Newscasts

PNS Daily Newscast - July 20, 2018.  


Trump now wants Putin to visit the White House this fall; Also on the Friday rundown: health insurance rates to rise by almost 9 percent in California; and as the climate crises reaches “Zero Hour” young people take a stand.

Daily Newscasts

Report: VA and U.S. Bases Should Quit Tobacco

July 13, 2009

RICHMOND, Va. - Virginia's many military bases should go smoke-free, according to a new report by the federal Institute of Medicine. It supports the idea of a tobacco-free military, citing the huge financial burden smokers have become to the departments of Defense and Veterans Affairs.

Physician Ken Kizer is one of its authors of the report. He says that tobacco not only costs the country millions of dollars for health care, but the habit also impairs the country's military readiness.

"Tobacco has adverse effects on attention and night vision; it increases the likelihood of motor vehicle accidents; and if you happen to get injured, wounds don't heal as well among those who smoke."

The report makes a number of recommendations on how to gradually phase in a ban on tobacco use in the military, Kizer says. There are more than 20 military installations in Virginia, including the Pentagon, Langley Air Force Base, the Marine Corps Base Quantico and the Naval Station at Norfolk, which is the largest naval installation in the world.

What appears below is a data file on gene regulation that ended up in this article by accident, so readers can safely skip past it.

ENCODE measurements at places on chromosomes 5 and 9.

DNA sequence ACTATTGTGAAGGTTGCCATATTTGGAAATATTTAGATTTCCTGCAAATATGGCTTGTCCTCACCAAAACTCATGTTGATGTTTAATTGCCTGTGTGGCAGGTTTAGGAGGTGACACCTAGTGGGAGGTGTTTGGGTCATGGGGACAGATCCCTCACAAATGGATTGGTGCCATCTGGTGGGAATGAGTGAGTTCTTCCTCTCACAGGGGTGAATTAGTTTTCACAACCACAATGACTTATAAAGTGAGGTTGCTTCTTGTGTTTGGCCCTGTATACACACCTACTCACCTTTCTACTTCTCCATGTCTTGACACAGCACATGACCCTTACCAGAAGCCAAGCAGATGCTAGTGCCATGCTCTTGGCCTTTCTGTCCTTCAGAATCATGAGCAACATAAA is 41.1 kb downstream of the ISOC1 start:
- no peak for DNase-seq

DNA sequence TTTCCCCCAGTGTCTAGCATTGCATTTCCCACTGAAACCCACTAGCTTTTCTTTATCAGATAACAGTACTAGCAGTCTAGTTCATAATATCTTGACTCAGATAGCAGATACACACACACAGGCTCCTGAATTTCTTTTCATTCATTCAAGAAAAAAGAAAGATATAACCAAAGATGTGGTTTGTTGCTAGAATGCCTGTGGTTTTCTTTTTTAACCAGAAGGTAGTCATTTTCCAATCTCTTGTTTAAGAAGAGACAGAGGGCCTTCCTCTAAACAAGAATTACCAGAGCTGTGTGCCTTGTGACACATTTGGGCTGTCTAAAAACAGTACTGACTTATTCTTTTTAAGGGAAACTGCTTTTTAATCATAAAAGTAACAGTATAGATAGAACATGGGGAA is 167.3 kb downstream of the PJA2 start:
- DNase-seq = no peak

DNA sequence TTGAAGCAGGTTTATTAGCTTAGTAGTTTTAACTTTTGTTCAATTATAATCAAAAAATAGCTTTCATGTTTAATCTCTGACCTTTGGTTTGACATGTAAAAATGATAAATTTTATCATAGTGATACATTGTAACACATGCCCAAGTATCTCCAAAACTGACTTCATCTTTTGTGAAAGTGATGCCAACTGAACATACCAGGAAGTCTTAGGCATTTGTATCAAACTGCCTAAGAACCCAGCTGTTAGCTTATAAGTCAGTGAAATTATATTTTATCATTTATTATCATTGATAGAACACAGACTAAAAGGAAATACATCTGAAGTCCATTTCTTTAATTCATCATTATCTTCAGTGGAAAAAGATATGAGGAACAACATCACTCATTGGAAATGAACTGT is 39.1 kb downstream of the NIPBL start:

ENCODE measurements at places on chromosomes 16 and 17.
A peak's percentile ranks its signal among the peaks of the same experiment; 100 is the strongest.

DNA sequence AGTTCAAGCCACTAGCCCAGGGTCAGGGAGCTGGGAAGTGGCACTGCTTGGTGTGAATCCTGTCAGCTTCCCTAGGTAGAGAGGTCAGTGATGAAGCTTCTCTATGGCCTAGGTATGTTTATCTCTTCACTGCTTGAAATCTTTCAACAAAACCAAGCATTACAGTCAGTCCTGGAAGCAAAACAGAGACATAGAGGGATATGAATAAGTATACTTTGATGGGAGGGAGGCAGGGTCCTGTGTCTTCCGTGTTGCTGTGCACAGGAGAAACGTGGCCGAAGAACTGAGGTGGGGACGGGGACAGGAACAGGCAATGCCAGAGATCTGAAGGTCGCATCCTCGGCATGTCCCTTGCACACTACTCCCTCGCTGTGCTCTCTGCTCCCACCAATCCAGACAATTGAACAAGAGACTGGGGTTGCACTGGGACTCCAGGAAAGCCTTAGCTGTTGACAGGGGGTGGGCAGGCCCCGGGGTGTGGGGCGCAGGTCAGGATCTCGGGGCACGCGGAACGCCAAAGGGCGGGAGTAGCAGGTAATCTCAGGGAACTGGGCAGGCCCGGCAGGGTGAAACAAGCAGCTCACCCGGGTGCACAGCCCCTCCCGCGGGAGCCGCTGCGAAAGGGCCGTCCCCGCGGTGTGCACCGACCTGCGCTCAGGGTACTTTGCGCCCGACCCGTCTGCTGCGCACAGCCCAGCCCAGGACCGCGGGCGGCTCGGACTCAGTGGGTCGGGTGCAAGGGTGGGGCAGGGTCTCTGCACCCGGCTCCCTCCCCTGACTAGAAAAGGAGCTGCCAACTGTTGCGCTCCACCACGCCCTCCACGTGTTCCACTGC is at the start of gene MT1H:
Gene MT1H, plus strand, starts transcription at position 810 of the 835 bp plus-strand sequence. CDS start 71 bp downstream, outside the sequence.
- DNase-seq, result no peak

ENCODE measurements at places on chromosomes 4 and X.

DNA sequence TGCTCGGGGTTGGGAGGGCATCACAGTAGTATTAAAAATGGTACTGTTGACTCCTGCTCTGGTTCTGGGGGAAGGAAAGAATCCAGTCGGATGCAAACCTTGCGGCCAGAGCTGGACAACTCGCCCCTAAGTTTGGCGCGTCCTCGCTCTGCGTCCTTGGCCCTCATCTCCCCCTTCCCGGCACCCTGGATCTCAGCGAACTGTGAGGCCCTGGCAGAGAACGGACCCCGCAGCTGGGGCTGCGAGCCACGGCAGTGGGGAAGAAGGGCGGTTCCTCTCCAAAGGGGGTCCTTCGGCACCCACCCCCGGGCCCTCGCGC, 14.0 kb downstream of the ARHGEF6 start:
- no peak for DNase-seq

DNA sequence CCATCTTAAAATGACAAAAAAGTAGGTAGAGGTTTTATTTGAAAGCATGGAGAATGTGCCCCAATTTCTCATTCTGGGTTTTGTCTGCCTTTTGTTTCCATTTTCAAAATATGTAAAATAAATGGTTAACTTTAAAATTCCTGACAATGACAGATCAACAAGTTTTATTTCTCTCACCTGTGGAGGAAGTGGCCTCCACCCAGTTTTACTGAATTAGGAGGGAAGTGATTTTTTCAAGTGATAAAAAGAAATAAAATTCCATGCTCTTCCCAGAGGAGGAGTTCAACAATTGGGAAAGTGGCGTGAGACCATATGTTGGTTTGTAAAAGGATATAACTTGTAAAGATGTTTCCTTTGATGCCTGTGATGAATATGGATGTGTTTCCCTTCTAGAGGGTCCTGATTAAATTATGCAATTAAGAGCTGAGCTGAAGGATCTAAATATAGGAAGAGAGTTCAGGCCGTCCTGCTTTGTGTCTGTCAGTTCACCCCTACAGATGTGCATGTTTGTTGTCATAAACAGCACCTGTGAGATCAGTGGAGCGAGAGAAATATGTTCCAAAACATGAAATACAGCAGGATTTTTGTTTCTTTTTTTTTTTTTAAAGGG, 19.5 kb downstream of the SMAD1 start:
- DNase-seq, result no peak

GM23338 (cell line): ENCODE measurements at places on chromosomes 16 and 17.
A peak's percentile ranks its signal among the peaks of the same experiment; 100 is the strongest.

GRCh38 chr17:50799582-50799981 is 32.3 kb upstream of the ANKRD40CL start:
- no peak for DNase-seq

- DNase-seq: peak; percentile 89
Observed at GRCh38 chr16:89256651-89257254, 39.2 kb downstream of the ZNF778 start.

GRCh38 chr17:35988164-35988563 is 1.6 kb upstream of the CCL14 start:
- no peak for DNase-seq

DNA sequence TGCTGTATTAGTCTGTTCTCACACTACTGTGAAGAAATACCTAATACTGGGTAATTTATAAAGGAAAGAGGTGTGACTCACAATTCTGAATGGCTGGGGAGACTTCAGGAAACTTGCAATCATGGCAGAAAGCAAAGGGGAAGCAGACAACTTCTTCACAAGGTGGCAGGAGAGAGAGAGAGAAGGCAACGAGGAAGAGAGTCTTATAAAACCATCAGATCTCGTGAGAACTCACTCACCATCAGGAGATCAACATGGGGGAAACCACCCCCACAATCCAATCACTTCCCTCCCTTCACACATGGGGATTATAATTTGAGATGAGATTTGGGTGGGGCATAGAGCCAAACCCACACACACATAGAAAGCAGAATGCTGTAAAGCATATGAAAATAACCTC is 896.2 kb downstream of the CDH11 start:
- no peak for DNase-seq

In 2005, according to the report, 32 percent of active-duty personnel and 22 percent of veterans were smokers, and rates among active-duty soldiers have increased since the wars began in Iraq and Afghanistan. Currently, Army and Air Force commissaries sell tobacco products but Navy and Marine Corps locations do not. Those who don't want tobacco banned point out that the profits from tobacco sales help pay for recreation and family programs on military bases.

Kizer notes that a smoking ban would take up to 20 years to fully implement, but at least the report includes suggestions to get started.

"We could begin by eliminating the sale, at discounted prices, of tobacco products at base commissaries, and by making the military worksite tobacco-free."

The report, "Combating Tobacco Use in Military and Veteran Populations," is available from National Academies Press by calling (202)334-3313 or 1-800-624-6242, or online at www.nap.edu.

Aries Keck, Public News Service - VA